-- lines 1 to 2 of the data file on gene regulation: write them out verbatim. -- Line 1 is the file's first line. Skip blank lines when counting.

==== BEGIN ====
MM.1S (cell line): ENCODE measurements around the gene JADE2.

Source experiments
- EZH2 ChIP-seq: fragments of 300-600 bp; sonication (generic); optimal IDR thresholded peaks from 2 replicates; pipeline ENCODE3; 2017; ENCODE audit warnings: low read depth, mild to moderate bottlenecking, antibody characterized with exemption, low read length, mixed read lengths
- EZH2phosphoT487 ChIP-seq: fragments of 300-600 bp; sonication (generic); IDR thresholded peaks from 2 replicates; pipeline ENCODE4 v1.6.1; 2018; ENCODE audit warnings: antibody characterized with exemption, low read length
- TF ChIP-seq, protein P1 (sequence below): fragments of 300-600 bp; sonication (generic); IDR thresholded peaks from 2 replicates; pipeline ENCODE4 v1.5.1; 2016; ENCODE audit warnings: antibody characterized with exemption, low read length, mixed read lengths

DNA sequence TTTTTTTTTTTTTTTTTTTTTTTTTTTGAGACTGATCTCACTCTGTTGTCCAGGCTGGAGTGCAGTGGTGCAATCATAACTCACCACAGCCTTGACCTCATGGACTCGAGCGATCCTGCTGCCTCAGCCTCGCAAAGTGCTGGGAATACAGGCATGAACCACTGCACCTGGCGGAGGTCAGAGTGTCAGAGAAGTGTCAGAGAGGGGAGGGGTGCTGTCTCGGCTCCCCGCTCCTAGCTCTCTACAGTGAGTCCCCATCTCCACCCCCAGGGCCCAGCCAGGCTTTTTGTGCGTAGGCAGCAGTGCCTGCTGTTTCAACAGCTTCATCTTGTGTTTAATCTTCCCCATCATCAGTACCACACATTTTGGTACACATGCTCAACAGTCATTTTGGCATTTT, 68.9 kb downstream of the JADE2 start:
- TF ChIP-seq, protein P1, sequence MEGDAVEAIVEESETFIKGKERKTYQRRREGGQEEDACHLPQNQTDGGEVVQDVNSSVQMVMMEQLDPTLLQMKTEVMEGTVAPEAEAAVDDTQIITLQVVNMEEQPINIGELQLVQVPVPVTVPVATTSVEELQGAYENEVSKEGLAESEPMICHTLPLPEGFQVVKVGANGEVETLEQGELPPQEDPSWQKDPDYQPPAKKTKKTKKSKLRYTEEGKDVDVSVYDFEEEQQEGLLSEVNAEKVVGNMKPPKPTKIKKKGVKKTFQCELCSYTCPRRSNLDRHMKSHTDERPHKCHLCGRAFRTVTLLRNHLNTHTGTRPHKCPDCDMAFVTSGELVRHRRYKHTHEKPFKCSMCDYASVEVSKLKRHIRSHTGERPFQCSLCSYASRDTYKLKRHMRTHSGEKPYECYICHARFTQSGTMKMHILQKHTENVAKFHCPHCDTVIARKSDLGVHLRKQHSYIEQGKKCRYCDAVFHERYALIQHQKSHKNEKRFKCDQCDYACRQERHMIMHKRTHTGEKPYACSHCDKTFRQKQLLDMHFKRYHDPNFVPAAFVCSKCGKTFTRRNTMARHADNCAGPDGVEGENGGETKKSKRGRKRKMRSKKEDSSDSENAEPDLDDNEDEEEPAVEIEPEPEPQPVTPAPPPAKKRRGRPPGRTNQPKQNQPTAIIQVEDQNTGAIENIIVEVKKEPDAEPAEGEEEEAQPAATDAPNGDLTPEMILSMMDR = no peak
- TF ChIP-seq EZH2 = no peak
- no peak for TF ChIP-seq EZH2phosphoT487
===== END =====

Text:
MM.1S (cell line): ENCODE measurements around the gene JADE2.

Source experiments